The Internet of Things had a big year, but bigger things could be in store for it going forward. Things connected to the Internet first outnumbered people on earth in 2008, according to Cisco, but 2014 saw wider use, more ingenuity and stronger Internet connections. In other words, the IoT has existed for years, but is only just now scratching the surface of its potential.

"On a high level, 2014 was a year when we've begun feeling the universe [of IoT] will happen," Reza Kazerounian, Atmel's senior vice president, told EE Times. "We started to feel that IoT need to come together and it will eventually take off."

IoT can impact the workplace
For small businesses, the IoT can fundamentally alter internal and external operations. Internet-enabled devices can make it easier for employees to access information, print documents remotely and prepare meeting rooms for presentations. Additionally, consumers can use a broad variety of things to interface with businesses, make purchases and speak with representatives.

The IoT will also open up an entirely new industry focused on creating, servicing and improving devices for the consumer. Already, companies like Nest, Dropcam and Revolv gained enough notoriety to have been bought up by Google, according to Tech Hive. Innovators will be rewarded in this fast-moving economy that now values ideas more than ever.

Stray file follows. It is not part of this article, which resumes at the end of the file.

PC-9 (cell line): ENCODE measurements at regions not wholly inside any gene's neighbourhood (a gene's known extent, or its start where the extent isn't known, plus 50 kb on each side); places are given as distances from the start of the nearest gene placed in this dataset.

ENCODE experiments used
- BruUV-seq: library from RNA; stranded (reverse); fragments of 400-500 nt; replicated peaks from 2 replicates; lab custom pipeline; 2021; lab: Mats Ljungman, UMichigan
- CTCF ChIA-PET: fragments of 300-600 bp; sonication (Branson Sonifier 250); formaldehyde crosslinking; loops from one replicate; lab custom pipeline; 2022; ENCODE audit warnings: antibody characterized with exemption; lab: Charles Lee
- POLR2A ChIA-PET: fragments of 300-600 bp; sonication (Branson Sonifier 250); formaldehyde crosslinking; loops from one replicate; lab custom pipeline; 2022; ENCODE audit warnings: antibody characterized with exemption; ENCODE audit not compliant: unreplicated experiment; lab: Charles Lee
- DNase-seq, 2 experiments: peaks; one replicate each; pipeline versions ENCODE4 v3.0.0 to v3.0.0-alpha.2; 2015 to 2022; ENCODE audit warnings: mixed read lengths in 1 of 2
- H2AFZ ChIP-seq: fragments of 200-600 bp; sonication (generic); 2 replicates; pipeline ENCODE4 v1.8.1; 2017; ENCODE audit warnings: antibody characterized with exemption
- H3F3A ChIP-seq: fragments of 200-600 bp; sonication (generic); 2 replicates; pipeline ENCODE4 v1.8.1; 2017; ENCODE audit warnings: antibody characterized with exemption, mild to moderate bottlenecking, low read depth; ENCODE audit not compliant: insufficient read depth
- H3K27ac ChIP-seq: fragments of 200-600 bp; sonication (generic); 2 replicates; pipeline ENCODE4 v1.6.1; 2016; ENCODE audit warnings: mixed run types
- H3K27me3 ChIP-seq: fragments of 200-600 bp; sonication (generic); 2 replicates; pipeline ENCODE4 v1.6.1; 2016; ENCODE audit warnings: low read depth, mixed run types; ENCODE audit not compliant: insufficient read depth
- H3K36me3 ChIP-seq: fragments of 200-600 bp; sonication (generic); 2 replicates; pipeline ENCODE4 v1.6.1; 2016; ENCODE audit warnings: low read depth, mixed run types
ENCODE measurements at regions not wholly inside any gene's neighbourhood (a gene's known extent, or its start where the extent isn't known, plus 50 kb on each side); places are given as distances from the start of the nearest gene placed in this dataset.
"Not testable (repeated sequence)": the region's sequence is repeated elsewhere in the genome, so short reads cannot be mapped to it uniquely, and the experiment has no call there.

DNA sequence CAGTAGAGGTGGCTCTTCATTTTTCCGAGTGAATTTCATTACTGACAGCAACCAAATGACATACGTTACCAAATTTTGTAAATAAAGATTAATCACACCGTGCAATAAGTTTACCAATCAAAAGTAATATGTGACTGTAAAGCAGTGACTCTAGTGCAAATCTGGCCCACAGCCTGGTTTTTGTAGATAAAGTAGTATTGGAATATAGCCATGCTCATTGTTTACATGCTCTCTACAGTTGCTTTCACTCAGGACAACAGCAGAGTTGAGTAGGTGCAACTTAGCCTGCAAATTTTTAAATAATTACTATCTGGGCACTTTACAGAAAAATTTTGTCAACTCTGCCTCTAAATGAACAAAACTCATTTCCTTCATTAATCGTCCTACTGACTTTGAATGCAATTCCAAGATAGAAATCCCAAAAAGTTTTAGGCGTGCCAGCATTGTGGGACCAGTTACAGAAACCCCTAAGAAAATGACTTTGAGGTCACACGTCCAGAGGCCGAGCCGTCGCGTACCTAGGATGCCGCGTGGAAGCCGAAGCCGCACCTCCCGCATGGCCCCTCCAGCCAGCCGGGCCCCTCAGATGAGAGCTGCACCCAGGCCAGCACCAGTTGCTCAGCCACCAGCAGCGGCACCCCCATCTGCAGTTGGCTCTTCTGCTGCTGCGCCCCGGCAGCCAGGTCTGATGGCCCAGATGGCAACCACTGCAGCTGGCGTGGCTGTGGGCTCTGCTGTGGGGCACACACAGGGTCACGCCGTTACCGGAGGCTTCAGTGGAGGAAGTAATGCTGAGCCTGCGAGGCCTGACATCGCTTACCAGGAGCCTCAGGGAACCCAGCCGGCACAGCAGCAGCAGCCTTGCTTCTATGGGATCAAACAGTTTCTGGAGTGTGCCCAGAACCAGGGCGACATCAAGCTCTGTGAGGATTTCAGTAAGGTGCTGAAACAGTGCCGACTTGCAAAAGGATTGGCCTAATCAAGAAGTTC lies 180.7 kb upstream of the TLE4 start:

Put the 'T' in 'IoT'
While the IoT is expanding, it is not necessarily limitless. The trouble isn't with Internet connectivity – rather, the things themselves might hit a wall, EE Times suggests. Some industry analysts believe security and privacy could hinder the IoT's progress, as individuals grow wary over who's on the other end of the connection.

With that said, such developments could also be another opportunity for companies to do business. IT and security organizations can work to provide solutions to the issues of data security and others. IoT developers can also work together to determine a framework of regulations so that the IoT does not become too unwieldy and dangerous.

In the meantime, companies can capitalize on the movement by furbishing the workplace with Internet-capable devices to allow easier access for their employees and better service for the clients.

Office technology industry piece brought to you by Marlin Equipment Finance, leaders in office technology equipment financing. Marlin is a nationwide provider of equipment financing solutions supporting equipment suppliers and manufacturers in the security, food services, healthcare, information technology, office technology and telecommunications sectors.